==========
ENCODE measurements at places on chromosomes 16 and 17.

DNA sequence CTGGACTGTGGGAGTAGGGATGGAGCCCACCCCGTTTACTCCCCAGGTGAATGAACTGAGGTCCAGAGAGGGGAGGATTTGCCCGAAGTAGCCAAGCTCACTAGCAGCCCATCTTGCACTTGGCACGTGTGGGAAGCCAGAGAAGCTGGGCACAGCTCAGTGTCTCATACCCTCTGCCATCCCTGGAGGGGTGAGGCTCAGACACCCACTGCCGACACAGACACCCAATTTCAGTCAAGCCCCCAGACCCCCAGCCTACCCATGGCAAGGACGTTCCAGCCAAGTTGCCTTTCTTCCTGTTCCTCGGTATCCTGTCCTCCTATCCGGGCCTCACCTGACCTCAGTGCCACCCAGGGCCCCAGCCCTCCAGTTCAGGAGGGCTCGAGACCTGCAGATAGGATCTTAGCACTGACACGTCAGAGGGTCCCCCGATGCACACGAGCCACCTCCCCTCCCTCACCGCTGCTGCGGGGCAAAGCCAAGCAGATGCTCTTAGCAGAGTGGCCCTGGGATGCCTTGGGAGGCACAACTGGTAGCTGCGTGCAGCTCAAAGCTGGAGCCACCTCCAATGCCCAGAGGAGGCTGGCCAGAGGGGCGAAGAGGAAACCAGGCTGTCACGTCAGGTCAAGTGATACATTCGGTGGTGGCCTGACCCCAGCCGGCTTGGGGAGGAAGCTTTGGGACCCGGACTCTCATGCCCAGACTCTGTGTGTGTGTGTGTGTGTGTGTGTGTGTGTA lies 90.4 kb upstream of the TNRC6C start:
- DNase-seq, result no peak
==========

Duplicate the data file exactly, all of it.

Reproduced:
ENCODE measurements at places on chromosomes 16 and 17.

DNA sequence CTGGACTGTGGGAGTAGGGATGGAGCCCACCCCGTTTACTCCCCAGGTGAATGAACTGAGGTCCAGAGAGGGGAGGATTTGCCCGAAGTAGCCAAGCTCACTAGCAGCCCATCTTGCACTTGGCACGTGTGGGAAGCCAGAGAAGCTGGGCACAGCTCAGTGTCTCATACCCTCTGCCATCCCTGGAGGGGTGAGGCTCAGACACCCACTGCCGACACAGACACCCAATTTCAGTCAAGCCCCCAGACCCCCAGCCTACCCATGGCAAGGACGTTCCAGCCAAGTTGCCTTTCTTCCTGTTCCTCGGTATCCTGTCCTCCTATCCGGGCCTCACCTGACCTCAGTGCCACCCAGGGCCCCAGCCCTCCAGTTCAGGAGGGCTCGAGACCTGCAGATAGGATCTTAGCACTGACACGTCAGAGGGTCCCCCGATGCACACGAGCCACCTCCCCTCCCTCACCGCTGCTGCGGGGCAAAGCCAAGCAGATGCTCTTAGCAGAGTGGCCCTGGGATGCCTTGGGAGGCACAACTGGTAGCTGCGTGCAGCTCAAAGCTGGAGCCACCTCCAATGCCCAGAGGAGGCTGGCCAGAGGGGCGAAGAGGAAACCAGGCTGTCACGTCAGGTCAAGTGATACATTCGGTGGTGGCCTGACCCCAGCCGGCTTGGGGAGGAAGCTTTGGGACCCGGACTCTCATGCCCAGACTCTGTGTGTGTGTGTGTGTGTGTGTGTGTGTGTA lies 90.4 kb upstream of the TNRC6C start:
- DNase-seq, result no peak